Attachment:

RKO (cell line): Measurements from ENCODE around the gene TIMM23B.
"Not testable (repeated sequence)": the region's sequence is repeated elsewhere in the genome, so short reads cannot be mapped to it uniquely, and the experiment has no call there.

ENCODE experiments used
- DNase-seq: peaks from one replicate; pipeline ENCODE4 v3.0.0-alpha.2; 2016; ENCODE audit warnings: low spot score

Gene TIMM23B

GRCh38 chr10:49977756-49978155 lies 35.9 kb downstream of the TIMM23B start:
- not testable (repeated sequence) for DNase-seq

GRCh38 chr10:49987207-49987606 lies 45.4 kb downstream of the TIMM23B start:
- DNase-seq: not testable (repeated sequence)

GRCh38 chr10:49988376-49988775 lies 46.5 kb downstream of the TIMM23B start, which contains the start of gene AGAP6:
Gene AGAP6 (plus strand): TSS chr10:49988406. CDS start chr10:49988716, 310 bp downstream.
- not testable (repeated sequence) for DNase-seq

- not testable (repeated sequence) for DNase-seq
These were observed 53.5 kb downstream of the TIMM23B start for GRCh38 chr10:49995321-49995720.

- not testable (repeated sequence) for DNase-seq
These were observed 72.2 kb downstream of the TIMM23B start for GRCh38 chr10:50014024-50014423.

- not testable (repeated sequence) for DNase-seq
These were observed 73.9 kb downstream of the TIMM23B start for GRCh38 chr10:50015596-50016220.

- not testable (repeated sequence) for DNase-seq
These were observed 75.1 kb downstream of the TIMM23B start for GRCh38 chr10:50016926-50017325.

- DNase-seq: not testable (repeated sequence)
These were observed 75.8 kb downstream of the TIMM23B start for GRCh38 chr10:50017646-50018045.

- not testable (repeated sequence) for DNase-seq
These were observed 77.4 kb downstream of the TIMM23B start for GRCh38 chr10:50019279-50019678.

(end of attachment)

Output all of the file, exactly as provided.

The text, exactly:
RKO (cell line): Measurements from ENCODE around the gene TIMM23B.
"Not testable (repeated sequence)": the region's sequence is repeated elsewhere in the genome, so short reads cannot be mapped to it uniquely, and the experiment has no call there.

ENCODE experiments used
- DNase-seq: peaks from one replicate; pipeline ENCODE4 v3.0.0-alpha.2; 2016; ENCODE audit warnings: low spot score

Gene TIMM23B

GRCh38 chr10:49977756-49978155 lies 35.9 kb downstream of the TIMM23B start:
- not testable (repeated sequence) for DNase-seq

GRCh38 chr10:49987207-49987606 lies 45.4 kb downstream of the TIMM23B start:
- DNase-seq: not testable (repeated sequence)

GRCh38 chr10:49988376-49988775 lies 46.5 kb downstream of the TIMM23B start, which contains the start of gene AGAP6:
Gene AGAP6 (plus strand): TSS chr10:49988406. CDS start chr10:49988716, 310 bp downstream.
- not testable (repeated sequence) for DNase-seq

- not testable (repeated sequence) for DNase-seq
These were observed 53.5 kb downstream of the TIMM23B start for GRCh38 chr10:49995321-49995720.

- not testable (repeated sequence) for DNase-seq
These were observed 72.2 kb downstream of the TIMM23B start for GRCh38 chr10:50014024-50014423.

- not testable (repeated sequence) for DNase-seq
These were observed 73.9 kb downstream of the TIMM23B start for GRCh38 chr10:50015596-50016220.

- not testable (repeated sequence) for DNase-seq
These were observed 75.1 kb downstream of the TIMM23B start for GRCh38 chr10:50016926-50017325.

- DNase-seq: not testable (repeated sequence)
These were observed 75.8 kb downstream of the TIMM23B start for GRCh38 chr10:50017646-50018045.

- not testable (repeated sequence) for DNase-seq
These were observed 77.4 kb downstream of the TIMM23B start for GRCh38 chr10:50019279-50019678.